The death meant the election of a new Bishop of Varna, where the inertia of the past and public expectations collided in a way that brooked no compromise. In November 2013, after a questionable campaign, the diocesan electors fielded as a favourite Bishop Boris, abbot of the great and important Bachkovo monastery, but a cleric who, though far from the public spotlight, was able to set himself against the majority of public opinion.
Laity and priests in Varna reacted sharply and even threatened not to accept the choice. The question was transferred to the Holy Synod , and on its decision rode the future image of the Patriarch – as the guardian of the status quo or agent of change. At that time the forecasts were that the behind-the-scenes puppet-masters would win – it was at the time that the anti-government protests seen as a reaction to these behind-the-scenes dealings were beginning to wear out.
The Holy Synod succeeded in emerging with honour from the situation. The election was revoked, and the matter was referred back to the diocesan electors in Varna. A new metropolitan was elected, Bishop Yoan, long vicar of the Sofia Metropolitan, a bishop with a monastic life beyond reproach and a bishop respected by the laity, who had so distanced himself from church intrigues that before then no one had placed him among the favourites for the rich Varna diocese.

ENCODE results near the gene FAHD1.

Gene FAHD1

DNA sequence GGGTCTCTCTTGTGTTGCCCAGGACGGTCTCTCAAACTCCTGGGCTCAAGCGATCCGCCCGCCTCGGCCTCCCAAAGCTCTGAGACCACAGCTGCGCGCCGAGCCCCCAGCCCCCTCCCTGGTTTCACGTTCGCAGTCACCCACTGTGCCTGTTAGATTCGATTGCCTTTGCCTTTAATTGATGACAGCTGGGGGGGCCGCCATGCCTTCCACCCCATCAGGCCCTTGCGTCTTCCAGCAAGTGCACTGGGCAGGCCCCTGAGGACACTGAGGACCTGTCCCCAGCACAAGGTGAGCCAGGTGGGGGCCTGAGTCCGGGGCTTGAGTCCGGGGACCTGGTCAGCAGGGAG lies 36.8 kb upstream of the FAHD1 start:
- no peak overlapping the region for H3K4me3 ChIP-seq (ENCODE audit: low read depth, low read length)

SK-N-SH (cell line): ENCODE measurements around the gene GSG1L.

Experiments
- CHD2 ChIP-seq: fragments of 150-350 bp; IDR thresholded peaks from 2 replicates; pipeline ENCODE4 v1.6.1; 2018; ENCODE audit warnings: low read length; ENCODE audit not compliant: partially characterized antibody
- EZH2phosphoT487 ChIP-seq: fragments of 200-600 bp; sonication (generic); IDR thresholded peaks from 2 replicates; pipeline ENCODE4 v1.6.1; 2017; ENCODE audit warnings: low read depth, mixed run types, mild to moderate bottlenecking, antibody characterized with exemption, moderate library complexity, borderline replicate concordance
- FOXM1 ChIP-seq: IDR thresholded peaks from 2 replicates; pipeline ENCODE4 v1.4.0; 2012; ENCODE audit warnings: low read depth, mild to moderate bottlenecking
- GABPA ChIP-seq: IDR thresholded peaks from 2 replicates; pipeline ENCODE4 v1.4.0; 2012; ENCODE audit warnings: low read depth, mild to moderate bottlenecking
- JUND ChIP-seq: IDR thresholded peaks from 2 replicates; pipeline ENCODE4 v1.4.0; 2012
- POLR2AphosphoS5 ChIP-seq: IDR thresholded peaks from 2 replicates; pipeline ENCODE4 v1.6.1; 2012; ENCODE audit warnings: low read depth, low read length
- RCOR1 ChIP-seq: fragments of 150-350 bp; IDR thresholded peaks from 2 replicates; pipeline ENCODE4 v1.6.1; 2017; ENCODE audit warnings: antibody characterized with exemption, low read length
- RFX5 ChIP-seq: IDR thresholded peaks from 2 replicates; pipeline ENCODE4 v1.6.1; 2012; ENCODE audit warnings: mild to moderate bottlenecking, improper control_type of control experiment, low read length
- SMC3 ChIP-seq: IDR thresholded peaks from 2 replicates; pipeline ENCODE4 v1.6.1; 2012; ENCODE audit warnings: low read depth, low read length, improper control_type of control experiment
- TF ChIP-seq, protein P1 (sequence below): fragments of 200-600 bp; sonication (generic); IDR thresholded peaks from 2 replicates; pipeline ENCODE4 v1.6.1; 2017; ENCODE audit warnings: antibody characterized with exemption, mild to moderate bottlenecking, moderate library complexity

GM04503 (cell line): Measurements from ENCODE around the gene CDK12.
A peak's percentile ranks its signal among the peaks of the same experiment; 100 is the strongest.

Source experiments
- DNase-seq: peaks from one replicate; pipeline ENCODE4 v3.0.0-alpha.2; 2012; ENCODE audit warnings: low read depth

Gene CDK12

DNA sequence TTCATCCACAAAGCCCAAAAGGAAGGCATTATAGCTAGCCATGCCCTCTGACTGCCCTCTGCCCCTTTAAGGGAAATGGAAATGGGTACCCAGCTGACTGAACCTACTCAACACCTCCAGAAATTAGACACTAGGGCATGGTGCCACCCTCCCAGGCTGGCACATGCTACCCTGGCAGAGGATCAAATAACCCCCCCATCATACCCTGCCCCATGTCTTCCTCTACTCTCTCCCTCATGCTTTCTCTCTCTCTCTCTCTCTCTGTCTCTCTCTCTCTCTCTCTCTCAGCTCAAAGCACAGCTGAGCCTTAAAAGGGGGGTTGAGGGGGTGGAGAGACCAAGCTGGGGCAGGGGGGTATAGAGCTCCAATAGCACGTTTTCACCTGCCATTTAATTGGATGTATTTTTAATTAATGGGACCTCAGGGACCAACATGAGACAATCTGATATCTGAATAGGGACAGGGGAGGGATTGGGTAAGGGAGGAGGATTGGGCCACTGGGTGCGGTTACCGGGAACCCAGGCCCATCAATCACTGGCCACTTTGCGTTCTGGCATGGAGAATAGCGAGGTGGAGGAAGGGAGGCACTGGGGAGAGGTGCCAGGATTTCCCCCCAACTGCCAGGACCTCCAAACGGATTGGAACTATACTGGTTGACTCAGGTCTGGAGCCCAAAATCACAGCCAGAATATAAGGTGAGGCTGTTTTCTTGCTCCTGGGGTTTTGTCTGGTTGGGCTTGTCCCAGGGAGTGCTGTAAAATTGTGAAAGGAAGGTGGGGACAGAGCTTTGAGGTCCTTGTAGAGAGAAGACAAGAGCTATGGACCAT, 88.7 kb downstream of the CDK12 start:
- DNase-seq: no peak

But the scandals continued. A little later came the internet video in which an unsuccessful candidate for Varna Metropolitan, Bishop Boris, was accused of conduct incompatible with the monastic vocation, and even less with episcopal rank. And again, to the surprise of many, the Holy Synod decided that the bishop should be brought before an ecclesiastical court – an institution which in recent decades has been dealing with misconduct of some individual priests, but never with the actions of bishops.
At the same time, two more bishops faced the church court – one also on charges of an immoral lifestyle, and the other as a result of excessive and unbalanced media coverage .
So within just a few months, the Holy Synod gave a strong signal that from now on, the church would not actively ignore public opinion, decided to trust the resurgent local parish structures and showed a desire to tighten the church discipline, not only among ordinary priests and monks but among the bishops . The steps that had been awaited for years, happened in just a few months .
This is the main change brought about in the first year of the ministry of the Patriarch, a change that seems irreversible.